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Hitler's Anti-Tank Weapons 1939–1945 (ePub)

Rare Photographs from Wartime Archives

Military > Tanks Military > Weaponry Photographic eBooks WWII > German Forces & Weaponry WWII > Photographic eBooks

By Hans Seidler
Imprint: Pen & Sword Military
Series: Images of War
File Size: 16.9 MB (.epub)
Pages: 128
ISBN: 9781526749840
Published: 5th May 2020


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Hitler’s Wehrmacht and SS units will be remembered for their aggressive ‘Blitzkrieg’ tactics. But, as the war progressed, the Germans, recognising the offensive capability of armoured warfare, developed an impressive range of anti-tank warfare weaponry and munitions.

Using many rare unpublished images this Images of War book covers the full Nazi anti-armour capability from the 3.7cm Pak 35, 5cm Pak 38 and 7.5cm Pak 40 to the versatile 8.8cm Flak feared by the Allies. Also featured are the half-tracks and converted Panzers that pulled or mounted these weapons and carried forward observers and reconnaissance elements.

Later hand-held anti-tank weapons came into service and were effective and economic against Allied armour. The Panzer faust, with its shaped charge warhead, became the first disposable anti-tank weapon in history.

This comprehensive book shows this formidable range of weapons in action from Poland in 1939, through North Africa and the Eastern Front to the final collapse in 1945.

This new addition to the very popular Images of War series covers the development of anti-tank weapons in German service. During World War 2, artillery was king of the battlefield, although tanks seized the imagination. The development of fast moving armour required similar development of anti-armour weapons. – Highly Recommended

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First-class documentation for the historian and modeler.

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Miniaturas JM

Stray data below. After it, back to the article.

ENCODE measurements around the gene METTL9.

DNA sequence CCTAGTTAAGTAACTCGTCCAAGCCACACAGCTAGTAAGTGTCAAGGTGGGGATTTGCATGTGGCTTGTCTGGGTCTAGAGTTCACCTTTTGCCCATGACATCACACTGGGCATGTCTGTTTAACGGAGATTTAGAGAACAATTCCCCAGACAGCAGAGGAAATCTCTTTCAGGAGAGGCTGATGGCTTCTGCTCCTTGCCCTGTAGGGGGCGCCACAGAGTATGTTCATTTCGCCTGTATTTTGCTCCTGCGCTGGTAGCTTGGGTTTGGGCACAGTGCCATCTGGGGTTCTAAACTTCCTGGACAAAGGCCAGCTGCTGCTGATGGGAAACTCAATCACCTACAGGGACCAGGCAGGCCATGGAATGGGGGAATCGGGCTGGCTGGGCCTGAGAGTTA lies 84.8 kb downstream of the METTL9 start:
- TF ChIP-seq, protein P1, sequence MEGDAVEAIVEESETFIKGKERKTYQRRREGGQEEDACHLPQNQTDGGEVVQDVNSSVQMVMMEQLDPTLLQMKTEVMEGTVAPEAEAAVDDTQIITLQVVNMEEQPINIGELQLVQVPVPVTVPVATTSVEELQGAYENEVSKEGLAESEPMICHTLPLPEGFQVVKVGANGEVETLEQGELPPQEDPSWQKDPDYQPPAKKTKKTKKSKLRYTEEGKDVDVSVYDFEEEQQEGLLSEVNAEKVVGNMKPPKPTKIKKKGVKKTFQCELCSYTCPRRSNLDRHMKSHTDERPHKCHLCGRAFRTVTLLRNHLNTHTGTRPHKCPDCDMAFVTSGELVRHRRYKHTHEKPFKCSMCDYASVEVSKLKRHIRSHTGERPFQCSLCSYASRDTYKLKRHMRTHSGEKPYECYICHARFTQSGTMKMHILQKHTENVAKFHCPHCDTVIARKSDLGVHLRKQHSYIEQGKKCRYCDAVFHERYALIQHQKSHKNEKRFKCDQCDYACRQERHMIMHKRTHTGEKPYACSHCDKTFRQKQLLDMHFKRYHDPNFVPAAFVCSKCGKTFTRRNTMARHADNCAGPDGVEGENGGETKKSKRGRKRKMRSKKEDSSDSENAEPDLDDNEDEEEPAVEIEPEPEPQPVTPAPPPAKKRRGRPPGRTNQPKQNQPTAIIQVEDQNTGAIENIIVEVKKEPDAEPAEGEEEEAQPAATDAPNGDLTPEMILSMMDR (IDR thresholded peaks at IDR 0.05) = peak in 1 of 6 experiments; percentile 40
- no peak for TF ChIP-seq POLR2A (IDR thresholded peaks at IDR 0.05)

Lots of interesting photos. Enjoyed it.


This is another excellent addition to a fine series and one that I can easily recommend to both the historian and modeler alike.

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Scott Van Aken, Modeling Madness.com

This offering from Pen and Sword is part of the Images of War series provided me with what I expected from a title such as this. The text is minimal but does a good job of introducing each section of the book. I like that the photographs are not all propaganda and training offerings as those taken in the field may not be as sharp but they provide reference and details the other two types of image would not. For the artily fan out there this book offers a great visual reference title at a very reasonable price.

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The very popular Images of War continues to grow, this time take on the subject of German Anti-Tank guns throughout WW2. The German military made good use of these weapons in combat through the whole period of the war, and the book also makes clear the evolution they went through over that time. From the small towed 37mm Pak 36 through to the large Pak 43 and the hand held infantry weapons like the Panzerfaust which were in use in the second half of the war.